Jazz/Prog Rock/Psychedelic Rock. Die Musik von TALIBAM! Kann man nicht auf ein bestimmtes Genres eingrenzen. Auf mehrere eher, und selbst hier verschwimmen die Grenzen. Sie selbst nennen das "Psycho Jazz". Der auf zwei Plattenseiten aufgeteilte Longtrack "Infinite Hard Vibe" ist in der Zusammenarbeit mit Matt Nelson und Ron Stabinsky in der Besetzung: Matthew Mottel: Fender Rhodes, synthesizer; Matt Nelson: tenor saxophone; Kevin Shea: drums; Ron Stabinsky: Hammond B3 organ; John Olson (Wolf Eyes): cover art entstanden.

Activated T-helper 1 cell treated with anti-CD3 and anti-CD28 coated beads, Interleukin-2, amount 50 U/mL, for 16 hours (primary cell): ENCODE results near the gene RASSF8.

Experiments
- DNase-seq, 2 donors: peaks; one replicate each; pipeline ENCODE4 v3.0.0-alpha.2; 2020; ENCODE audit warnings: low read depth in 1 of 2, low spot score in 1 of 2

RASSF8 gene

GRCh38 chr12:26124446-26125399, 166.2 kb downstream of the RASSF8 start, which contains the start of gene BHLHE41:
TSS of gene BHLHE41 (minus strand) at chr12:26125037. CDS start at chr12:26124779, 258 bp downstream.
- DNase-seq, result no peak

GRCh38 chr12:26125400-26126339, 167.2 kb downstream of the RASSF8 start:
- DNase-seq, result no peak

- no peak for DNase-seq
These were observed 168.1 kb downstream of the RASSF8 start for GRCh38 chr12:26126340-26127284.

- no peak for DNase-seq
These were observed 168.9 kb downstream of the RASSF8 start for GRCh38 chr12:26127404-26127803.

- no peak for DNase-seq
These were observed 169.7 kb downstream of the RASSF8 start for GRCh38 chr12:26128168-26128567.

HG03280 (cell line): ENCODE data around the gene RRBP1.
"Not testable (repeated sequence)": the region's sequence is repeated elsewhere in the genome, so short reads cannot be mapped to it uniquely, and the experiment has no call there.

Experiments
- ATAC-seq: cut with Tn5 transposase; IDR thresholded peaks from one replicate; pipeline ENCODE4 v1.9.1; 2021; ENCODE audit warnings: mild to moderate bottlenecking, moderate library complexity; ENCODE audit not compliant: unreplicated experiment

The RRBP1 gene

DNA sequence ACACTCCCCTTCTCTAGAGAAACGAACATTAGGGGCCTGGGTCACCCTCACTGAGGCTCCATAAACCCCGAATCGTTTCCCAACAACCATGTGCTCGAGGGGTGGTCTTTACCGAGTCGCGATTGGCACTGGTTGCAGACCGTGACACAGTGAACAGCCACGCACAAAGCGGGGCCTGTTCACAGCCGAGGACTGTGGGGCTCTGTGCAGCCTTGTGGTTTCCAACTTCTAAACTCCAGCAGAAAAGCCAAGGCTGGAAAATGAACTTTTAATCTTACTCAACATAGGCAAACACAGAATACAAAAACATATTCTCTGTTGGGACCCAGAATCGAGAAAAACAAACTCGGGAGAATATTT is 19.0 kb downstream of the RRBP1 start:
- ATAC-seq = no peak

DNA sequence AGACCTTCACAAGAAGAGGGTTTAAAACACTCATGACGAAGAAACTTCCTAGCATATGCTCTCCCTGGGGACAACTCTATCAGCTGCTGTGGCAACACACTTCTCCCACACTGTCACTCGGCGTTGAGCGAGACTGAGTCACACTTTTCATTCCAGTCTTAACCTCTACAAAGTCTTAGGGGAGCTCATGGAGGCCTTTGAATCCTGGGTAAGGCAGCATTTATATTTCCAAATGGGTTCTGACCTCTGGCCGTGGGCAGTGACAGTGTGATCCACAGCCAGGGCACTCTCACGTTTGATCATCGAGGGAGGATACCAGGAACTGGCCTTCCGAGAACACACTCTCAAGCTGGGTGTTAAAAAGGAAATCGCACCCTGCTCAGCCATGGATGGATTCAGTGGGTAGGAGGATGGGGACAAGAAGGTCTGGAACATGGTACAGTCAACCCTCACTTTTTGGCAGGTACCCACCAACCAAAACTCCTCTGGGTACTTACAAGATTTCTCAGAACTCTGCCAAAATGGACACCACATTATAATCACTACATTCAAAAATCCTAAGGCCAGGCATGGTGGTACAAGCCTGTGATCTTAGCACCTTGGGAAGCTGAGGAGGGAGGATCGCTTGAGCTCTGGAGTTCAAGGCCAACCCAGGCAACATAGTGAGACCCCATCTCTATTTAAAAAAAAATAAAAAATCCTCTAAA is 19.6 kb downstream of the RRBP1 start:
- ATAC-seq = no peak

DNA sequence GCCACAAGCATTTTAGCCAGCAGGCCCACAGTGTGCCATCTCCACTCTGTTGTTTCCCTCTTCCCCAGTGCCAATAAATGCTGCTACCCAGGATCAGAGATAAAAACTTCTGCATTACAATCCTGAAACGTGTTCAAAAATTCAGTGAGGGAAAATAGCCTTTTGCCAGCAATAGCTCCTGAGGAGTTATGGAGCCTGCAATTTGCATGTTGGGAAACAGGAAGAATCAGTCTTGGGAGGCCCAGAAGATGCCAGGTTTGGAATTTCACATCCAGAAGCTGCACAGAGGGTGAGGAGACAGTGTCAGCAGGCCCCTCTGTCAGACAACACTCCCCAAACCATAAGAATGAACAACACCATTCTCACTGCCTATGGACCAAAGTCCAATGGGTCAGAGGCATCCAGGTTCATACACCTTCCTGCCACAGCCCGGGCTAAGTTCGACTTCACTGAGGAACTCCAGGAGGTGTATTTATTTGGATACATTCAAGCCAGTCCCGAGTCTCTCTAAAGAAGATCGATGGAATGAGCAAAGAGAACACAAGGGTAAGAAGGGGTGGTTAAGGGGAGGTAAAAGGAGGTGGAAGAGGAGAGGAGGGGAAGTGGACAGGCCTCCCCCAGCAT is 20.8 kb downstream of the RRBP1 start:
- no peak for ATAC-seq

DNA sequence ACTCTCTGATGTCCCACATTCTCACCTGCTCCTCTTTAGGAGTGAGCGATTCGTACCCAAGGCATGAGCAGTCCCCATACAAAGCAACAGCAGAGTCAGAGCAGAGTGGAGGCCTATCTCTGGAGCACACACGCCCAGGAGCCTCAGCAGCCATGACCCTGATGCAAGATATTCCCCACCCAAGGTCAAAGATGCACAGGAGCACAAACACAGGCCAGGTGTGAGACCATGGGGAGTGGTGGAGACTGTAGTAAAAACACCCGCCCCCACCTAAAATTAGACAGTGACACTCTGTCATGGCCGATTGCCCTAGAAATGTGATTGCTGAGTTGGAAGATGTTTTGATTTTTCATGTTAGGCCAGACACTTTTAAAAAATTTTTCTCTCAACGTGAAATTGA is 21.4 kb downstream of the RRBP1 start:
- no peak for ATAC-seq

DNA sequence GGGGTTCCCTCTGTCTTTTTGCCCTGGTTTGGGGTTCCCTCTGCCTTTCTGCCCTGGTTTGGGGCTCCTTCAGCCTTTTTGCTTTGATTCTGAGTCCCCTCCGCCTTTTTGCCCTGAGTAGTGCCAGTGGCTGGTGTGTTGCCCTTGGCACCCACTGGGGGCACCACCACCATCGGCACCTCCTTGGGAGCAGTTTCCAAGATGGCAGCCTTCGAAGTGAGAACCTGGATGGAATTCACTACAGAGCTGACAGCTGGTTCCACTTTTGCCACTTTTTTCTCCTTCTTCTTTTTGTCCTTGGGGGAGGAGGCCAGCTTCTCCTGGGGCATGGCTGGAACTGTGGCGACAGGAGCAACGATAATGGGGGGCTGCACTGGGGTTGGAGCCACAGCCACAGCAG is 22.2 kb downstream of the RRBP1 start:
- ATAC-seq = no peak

Talibam! delights in creating music that cannot be pinned down within the safe-spaces of existing genres. With each new album, Talibam! reinvents their methodological palette in order to bolster a fresh clarity of joyous auditory surprise, something their fans have come to depend on. Talibam! focuses on compositional clarity, with reverence for their diverse interest in genre. On this new album they push the pulse of Motorik rhythm through a Psychedelic Jazz filter. This time out, they have created a sonic edifice so radical, so intricate in its density, that additional hands were required to bring it to life; thus was born the Talibam! Hard Vibe Band with Matt Nelson (Battle Trance, tUnE-yArDs) and Ron Stabinsky (Mostly Other People Do the Killing, Peter Evans Quintet, Relâche) joining Mottel (CSC Funk Band, Alien Whale, Nymph, Platinum Vision) and Village Voice "Best Drummer in New York" Shea (Mostly Other People Do the Killing, Rhys Chatham, People featuring Mary Halvorson). The scientists in the Talibam! laboratory describe the results thusly: The HARD VIBE composition transforms aspects of rhythm changes into a disciplined sequence of minor key modulations to create a rigorous Hard Vibe obstacle course for the soloists over a tight melodic/rhythmic grid. Inspired by Herbie Hancock's '70s cosmic music, long-form repetitive works such as Miles Davis's On the Corner, Charlie Parker's "Salt Peanuts," Tenor Sax endurance soloists, Albert Ayler's New Grass, the legendary organ brutality of Larry Young, and the NYC Avant-Garde Rock Minimalism of Rhys Chatham and Glenn Branca, Hard Vibe maintains an infectious pulse with virtuosic structural jazz improvisation. The Jan Hammer/'80s soundtrack-inspired Keytar payoff (second half of side B) brings festival audiences to its feet in epic dance and ripping solo proportions. But those are inspirations more than ingredients. As we at ESP-Disk' are fond of saying, "You never heard such sounds in your life."